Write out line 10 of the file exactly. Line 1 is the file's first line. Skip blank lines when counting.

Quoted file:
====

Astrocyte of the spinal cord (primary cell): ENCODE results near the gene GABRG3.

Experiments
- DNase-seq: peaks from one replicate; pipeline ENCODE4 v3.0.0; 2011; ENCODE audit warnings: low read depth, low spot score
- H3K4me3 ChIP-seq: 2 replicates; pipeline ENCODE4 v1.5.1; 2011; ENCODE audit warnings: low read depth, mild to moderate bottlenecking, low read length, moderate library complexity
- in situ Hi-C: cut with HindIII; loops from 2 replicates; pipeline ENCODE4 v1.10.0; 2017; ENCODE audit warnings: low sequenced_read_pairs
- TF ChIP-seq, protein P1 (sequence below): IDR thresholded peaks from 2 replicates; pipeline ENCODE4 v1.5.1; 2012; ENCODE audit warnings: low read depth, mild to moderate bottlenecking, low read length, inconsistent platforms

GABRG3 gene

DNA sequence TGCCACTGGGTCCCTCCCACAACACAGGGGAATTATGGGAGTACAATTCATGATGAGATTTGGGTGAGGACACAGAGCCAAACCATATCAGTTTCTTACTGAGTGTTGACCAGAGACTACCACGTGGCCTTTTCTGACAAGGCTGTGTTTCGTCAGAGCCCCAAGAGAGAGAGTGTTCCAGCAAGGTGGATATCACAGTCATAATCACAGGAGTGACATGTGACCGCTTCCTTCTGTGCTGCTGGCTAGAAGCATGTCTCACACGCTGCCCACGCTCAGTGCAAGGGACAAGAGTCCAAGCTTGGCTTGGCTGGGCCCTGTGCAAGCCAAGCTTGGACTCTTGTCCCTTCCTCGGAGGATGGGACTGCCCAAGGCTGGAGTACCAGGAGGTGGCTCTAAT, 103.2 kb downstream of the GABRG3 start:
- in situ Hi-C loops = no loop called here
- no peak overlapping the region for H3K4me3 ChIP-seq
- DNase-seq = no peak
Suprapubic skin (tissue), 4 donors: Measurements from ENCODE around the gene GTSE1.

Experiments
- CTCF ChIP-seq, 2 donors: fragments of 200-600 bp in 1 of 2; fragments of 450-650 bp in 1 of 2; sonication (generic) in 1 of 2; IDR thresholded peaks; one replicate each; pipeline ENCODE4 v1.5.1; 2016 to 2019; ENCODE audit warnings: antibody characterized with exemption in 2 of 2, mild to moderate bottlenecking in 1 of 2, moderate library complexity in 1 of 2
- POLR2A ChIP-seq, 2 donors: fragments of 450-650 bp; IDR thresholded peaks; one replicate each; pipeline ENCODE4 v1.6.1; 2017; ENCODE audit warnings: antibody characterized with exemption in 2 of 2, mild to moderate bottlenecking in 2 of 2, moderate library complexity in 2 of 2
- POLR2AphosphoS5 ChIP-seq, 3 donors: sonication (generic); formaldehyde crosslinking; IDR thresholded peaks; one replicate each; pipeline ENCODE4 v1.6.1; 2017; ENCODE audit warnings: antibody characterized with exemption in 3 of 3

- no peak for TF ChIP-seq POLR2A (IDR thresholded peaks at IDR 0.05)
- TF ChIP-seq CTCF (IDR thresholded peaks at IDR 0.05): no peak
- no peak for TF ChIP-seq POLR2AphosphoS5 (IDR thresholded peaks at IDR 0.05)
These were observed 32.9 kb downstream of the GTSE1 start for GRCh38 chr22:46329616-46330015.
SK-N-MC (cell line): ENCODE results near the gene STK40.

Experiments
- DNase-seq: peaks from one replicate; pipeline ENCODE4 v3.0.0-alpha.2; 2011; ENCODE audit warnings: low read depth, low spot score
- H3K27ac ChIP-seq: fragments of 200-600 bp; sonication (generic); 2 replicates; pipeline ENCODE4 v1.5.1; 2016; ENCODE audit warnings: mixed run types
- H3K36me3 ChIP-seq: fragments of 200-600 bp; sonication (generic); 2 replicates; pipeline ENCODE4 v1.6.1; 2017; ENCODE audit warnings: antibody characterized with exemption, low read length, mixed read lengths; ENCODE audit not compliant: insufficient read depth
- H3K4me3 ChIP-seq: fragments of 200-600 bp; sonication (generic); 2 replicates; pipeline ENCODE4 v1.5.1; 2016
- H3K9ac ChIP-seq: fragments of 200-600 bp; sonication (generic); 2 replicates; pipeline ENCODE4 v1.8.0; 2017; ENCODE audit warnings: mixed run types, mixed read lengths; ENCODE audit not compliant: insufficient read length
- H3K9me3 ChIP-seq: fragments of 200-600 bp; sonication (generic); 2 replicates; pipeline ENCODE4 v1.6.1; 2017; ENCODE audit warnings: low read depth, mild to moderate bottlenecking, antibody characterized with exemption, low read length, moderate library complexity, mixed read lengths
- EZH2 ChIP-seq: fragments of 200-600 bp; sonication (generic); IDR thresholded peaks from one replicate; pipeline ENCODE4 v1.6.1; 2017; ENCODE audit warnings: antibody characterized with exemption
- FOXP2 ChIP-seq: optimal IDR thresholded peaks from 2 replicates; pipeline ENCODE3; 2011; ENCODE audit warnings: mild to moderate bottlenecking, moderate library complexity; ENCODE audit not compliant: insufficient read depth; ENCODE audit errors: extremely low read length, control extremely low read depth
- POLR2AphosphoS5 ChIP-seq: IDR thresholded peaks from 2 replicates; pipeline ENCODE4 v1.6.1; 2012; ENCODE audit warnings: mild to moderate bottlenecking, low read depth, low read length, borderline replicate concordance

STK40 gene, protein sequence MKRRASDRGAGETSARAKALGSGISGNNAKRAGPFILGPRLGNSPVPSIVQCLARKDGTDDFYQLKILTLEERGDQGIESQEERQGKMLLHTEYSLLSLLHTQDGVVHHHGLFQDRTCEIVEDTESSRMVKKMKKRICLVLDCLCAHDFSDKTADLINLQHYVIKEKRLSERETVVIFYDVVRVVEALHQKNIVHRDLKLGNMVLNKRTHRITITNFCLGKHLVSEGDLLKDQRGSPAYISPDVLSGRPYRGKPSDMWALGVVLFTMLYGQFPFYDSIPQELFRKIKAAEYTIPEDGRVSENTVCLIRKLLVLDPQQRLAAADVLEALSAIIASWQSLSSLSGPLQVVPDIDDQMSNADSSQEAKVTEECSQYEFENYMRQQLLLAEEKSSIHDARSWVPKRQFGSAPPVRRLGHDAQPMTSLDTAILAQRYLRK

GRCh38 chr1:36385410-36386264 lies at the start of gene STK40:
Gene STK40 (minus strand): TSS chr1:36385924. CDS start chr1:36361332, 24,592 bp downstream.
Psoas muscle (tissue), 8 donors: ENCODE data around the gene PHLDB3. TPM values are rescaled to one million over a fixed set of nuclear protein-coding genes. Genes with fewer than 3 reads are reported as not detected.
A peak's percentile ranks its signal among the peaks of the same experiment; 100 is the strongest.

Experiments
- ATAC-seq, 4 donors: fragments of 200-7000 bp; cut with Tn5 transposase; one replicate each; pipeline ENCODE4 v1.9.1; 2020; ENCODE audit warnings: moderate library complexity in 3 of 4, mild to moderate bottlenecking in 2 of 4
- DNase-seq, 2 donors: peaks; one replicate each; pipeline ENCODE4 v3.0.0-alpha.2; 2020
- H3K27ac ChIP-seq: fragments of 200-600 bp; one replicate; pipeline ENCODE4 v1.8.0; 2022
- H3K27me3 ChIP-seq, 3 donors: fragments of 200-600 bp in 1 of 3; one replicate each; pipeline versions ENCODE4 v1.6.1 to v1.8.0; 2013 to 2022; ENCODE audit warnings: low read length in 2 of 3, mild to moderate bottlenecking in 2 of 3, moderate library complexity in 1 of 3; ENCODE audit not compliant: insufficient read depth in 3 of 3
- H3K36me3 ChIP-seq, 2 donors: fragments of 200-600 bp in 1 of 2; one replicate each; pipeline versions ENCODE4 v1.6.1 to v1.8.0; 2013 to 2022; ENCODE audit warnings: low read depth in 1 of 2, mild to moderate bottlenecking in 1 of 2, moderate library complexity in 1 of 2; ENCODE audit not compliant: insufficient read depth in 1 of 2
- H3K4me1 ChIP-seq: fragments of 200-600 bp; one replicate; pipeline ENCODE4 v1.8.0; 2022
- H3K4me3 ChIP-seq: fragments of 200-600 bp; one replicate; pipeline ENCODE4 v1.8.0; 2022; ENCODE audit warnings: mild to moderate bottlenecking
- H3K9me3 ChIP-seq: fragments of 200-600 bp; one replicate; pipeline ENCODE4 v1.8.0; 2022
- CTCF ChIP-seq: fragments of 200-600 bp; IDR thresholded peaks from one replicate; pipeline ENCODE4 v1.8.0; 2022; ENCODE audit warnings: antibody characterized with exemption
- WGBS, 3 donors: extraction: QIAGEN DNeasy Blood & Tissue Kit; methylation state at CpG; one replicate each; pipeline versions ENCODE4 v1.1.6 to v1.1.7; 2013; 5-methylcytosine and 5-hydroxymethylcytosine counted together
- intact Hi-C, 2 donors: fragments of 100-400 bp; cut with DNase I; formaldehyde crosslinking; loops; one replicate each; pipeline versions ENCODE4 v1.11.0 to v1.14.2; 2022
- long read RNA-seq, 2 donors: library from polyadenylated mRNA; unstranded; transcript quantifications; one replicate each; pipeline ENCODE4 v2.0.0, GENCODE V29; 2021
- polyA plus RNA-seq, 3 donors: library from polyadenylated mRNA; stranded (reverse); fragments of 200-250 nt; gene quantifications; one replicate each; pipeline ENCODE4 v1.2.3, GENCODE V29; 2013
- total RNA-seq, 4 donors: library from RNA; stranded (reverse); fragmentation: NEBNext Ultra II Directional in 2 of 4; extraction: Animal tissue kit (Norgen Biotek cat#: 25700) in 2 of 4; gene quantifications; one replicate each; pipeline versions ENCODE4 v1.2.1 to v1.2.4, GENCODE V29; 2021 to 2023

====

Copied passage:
- no peak overlapping the region for H3K4me3 ChIP-seq